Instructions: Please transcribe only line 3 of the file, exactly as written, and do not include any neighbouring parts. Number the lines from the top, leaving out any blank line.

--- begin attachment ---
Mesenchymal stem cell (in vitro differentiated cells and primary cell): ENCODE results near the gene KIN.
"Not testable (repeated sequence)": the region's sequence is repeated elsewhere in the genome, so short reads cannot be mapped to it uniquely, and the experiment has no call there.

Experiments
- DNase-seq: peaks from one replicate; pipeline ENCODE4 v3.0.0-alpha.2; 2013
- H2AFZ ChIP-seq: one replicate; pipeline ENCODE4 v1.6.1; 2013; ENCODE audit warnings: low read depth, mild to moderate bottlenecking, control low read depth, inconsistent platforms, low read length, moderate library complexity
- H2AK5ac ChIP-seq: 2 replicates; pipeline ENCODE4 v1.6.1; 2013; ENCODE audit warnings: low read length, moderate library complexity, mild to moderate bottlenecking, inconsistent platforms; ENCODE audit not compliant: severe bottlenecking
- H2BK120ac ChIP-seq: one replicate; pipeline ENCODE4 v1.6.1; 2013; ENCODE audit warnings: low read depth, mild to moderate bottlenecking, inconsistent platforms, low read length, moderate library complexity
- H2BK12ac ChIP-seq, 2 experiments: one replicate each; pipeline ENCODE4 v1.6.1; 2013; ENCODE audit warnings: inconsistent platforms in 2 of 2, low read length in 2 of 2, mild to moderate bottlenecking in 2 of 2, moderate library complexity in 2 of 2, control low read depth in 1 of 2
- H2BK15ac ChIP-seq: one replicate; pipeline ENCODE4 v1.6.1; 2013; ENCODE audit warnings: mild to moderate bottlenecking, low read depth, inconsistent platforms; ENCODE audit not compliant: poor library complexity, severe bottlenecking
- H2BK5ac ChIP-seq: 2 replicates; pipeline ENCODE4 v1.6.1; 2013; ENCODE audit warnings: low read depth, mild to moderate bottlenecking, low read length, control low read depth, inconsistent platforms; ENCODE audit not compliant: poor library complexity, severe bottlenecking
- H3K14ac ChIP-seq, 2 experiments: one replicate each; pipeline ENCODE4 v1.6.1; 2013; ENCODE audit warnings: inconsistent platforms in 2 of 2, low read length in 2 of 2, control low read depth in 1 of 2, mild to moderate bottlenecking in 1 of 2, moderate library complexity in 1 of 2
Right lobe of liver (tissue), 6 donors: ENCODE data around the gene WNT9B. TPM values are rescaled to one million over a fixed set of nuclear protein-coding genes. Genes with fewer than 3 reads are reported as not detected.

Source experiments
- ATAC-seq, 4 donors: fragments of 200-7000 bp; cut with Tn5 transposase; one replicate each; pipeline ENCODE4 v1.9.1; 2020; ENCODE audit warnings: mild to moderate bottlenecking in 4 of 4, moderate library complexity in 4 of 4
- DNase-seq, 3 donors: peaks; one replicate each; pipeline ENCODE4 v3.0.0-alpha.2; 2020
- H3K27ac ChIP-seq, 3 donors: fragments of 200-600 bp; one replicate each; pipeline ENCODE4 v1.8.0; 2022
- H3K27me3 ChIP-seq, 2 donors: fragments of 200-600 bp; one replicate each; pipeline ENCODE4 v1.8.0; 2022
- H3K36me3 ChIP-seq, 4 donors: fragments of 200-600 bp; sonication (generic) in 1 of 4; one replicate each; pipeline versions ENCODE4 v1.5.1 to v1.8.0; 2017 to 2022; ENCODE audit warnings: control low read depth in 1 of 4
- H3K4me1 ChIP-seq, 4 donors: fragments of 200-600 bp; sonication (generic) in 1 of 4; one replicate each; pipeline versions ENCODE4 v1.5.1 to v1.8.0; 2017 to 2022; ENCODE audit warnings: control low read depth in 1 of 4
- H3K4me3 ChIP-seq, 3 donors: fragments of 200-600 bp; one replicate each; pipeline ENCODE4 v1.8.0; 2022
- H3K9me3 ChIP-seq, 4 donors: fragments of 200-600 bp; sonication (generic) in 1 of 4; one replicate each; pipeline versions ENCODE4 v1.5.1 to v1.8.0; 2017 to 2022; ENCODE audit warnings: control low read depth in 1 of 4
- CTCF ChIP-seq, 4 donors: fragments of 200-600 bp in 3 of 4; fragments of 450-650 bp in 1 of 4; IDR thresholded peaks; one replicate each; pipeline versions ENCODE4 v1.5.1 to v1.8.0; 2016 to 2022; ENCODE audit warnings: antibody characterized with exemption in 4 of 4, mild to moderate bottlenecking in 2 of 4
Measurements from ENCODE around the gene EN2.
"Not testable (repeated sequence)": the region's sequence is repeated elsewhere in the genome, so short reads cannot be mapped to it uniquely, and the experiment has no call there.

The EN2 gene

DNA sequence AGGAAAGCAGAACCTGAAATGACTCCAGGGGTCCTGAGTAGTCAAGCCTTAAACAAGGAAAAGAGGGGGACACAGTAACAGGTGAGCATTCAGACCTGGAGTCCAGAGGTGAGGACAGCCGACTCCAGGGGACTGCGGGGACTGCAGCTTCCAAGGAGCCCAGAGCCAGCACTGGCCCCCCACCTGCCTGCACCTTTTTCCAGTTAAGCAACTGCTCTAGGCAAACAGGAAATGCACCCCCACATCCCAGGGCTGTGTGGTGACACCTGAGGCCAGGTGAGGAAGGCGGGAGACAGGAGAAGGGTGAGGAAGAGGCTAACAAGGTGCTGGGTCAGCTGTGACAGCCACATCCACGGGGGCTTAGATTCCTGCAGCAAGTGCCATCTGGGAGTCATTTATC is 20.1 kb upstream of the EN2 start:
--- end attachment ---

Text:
Experiments